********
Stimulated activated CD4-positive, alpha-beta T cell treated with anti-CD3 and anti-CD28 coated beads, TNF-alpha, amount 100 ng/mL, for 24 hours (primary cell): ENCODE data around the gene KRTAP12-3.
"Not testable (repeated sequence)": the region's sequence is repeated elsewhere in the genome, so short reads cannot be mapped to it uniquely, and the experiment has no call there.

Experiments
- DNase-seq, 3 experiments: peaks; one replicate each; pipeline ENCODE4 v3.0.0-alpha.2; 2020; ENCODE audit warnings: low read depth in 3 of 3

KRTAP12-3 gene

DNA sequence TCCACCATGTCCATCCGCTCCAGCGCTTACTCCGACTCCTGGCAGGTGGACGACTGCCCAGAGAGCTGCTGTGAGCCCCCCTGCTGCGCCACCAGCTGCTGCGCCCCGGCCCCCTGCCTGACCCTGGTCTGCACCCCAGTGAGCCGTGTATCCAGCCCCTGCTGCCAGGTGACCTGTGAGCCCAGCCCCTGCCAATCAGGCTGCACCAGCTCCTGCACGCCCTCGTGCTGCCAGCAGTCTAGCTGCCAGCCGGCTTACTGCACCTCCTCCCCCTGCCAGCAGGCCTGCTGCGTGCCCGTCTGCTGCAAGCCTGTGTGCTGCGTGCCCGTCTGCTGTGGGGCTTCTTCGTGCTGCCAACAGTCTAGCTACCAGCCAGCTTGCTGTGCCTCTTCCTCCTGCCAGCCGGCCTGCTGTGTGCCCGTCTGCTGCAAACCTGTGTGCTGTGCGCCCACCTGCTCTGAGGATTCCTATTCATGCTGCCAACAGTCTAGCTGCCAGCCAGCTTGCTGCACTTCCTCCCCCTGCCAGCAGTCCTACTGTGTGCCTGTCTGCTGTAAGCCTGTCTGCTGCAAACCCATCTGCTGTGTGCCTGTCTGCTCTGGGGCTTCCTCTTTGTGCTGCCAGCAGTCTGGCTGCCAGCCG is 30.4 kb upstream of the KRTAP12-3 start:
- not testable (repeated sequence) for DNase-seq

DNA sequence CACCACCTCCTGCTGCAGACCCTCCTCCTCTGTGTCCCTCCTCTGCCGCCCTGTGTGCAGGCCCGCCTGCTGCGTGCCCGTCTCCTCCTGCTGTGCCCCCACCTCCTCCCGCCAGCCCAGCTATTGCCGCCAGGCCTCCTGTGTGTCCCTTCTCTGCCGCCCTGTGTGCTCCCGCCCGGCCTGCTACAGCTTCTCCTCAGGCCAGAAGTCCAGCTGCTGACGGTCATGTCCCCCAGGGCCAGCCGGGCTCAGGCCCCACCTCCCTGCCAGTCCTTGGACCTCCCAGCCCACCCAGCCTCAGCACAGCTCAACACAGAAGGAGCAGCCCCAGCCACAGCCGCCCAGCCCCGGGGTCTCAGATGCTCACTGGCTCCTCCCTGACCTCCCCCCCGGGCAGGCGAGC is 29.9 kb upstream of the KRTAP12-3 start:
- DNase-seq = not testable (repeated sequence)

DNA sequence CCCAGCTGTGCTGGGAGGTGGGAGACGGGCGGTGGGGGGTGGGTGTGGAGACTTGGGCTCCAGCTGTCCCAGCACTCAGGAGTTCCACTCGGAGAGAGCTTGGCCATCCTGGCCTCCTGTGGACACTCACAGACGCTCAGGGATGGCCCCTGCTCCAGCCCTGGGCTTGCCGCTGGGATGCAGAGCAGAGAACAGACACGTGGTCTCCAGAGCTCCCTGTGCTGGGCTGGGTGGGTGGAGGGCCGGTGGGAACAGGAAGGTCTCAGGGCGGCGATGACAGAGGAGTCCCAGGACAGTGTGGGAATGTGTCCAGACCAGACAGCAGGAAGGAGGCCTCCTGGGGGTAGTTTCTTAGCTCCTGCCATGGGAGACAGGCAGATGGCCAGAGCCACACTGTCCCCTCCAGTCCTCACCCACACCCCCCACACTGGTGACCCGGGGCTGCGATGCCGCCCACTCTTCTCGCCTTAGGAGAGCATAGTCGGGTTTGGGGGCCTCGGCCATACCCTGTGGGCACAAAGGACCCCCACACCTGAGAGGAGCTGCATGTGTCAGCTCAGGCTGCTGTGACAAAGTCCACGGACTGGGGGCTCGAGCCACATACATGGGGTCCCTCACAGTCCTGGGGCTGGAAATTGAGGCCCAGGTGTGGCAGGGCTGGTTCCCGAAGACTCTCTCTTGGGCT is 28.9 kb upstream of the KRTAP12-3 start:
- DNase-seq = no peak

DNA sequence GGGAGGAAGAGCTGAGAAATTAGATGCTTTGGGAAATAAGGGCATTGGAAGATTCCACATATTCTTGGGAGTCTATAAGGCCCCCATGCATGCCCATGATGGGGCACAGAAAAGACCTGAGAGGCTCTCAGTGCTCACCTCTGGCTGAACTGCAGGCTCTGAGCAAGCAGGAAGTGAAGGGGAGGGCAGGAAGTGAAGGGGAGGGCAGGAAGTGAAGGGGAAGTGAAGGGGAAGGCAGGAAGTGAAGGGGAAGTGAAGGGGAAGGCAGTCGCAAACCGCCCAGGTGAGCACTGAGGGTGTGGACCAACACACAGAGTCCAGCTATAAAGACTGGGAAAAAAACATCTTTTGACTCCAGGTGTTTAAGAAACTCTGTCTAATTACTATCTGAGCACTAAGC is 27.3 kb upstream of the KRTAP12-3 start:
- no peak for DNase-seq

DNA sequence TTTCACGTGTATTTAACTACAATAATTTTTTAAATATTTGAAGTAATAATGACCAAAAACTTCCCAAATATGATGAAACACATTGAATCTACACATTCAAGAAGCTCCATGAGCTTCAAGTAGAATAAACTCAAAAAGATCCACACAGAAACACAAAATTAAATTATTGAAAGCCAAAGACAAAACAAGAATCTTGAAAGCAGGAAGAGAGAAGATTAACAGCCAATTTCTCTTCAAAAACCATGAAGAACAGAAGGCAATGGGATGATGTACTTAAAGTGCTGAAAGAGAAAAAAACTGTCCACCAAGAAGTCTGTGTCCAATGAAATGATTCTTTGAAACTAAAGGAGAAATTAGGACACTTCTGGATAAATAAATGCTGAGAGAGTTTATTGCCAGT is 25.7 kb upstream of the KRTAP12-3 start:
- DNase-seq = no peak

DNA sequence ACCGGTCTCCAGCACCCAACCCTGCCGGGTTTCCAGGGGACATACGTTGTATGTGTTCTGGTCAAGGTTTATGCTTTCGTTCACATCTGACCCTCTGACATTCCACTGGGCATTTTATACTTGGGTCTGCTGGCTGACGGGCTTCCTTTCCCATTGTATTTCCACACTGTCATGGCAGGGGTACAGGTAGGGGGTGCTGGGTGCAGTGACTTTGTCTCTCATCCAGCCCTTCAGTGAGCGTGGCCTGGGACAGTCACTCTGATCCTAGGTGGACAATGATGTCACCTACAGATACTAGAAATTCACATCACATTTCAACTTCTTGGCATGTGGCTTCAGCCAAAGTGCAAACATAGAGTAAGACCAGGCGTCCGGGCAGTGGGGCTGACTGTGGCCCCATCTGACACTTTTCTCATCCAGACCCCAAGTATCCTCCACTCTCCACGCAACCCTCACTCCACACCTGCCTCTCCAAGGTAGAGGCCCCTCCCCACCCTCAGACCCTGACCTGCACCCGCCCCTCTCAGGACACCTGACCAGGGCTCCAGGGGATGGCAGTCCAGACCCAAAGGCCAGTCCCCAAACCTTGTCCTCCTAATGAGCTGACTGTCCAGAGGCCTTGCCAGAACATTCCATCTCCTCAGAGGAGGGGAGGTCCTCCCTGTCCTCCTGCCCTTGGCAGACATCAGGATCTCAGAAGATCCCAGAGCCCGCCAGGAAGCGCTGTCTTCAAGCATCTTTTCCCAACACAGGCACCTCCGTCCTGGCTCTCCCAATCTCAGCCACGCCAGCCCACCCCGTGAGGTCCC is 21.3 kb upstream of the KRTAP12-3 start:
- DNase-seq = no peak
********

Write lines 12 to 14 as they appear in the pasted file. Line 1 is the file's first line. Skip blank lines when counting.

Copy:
DNA sequence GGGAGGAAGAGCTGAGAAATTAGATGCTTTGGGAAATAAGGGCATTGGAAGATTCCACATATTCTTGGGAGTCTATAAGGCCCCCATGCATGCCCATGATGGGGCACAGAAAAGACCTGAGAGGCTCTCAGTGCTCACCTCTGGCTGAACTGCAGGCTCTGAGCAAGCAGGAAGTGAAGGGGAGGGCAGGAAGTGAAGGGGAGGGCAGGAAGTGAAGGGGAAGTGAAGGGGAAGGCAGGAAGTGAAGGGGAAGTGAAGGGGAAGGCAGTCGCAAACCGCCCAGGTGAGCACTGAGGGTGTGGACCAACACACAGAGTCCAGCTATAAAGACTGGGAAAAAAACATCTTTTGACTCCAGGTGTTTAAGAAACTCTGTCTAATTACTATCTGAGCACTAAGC is 27.3 kb upstream of the KRTAP12-3 start:
- no peak for DNase-seq

DNA sequence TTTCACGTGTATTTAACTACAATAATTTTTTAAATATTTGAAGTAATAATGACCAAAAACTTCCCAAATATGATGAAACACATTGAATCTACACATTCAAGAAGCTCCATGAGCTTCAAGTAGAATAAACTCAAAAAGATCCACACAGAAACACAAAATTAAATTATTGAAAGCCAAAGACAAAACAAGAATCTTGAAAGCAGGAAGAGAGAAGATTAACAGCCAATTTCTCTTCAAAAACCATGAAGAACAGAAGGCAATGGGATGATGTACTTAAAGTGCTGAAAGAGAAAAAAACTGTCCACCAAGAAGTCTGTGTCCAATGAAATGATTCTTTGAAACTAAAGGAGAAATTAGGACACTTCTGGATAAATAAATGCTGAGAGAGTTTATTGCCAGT is 25.7 kb upstream of the KRTAP12-3 start: